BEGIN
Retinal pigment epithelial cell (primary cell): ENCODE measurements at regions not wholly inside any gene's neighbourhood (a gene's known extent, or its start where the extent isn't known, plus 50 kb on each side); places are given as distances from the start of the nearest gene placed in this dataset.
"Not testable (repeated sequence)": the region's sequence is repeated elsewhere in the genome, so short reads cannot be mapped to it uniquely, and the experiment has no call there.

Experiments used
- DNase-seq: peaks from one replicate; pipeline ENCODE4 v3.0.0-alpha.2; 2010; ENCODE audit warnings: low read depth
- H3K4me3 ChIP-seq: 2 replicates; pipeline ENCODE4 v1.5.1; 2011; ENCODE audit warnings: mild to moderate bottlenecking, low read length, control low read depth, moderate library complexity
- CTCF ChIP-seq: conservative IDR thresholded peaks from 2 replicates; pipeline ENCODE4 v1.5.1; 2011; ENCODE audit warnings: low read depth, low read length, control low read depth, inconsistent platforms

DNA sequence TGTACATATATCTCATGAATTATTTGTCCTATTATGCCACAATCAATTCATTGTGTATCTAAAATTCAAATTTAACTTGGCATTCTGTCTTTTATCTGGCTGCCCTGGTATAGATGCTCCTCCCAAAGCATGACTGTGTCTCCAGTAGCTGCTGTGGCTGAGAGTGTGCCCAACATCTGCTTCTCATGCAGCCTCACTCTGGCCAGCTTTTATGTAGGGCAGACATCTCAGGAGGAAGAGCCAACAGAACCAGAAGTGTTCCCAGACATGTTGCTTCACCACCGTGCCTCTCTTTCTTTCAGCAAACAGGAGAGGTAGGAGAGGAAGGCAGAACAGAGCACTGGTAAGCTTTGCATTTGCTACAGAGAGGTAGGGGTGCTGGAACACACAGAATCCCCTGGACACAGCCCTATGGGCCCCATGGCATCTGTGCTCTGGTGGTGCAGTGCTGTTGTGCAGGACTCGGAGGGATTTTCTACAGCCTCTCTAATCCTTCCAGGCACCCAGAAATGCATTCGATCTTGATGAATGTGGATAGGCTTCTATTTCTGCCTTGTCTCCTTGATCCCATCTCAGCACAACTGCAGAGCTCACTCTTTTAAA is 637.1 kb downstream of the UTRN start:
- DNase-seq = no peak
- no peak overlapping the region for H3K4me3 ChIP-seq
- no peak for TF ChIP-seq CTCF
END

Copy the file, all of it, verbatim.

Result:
Retinal pigment epithelial cell (primary cell): ENCODE measurements at regions not wholly inside any gene's neighbourhood (a gene's known extent, or its start where the extent isn't known, plus 50 kb on each side); places are given as distances from the start of the nearest gene placed in this dataset.
"Not testable (repeated sequence)": the region's sequence is repeated elsewhere in the genome, so short reads cannot be mapped to it uniquely, and the experiment has no call there.

Experiments used
- DNase-seq: peaks from one replicate; pipeline ENCODE4 v3.0.0-alpha.2; 2010; ENCODE audit warnings: low read depth
- H3K4me3 ChIP-seq: 2 replicates; pipeline ENCODE4 v1.5.1; 2011; ENCODE audit warnings: mild to moderate bottlenecking, low read length, control low read depth, moderate library complexity
- CTCF ChIP-seq: conservative IDR thresholded peaks from 2 replicates; pipeline ENCODE4 v1.5.1; 2011; ENCODE audit warnings: low read depth, low read length, control low read depth, inconsistent platforms

DNA sequence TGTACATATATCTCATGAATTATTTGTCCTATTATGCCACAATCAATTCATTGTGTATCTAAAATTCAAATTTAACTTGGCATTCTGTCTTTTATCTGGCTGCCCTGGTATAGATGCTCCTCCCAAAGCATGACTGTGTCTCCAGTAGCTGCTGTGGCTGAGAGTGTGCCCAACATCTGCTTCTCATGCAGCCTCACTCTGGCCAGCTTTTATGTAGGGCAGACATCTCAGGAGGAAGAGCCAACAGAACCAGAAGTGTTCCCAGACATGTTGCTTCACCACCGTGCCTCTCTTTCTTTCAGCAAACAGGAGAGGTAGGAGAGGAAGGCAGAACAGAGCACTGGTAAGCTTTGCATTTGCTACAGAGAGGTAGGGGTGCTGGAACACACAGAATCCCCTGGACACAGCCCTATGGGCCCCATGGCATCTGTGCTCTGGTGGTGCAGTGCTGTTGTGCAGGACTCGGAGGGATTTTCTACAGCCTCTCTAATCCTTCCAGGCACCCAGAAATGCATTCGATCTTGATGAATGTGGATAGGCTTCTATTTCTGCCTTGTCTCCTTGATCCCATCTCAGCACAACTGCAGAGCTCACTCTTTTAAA is 637.1 kb downstream of the UTRN start:
- DNase-seq = no peak
- no peak overlapping the region for H3K4me3 ChIP-seq
- no peak for TF ChIP-seq CTCF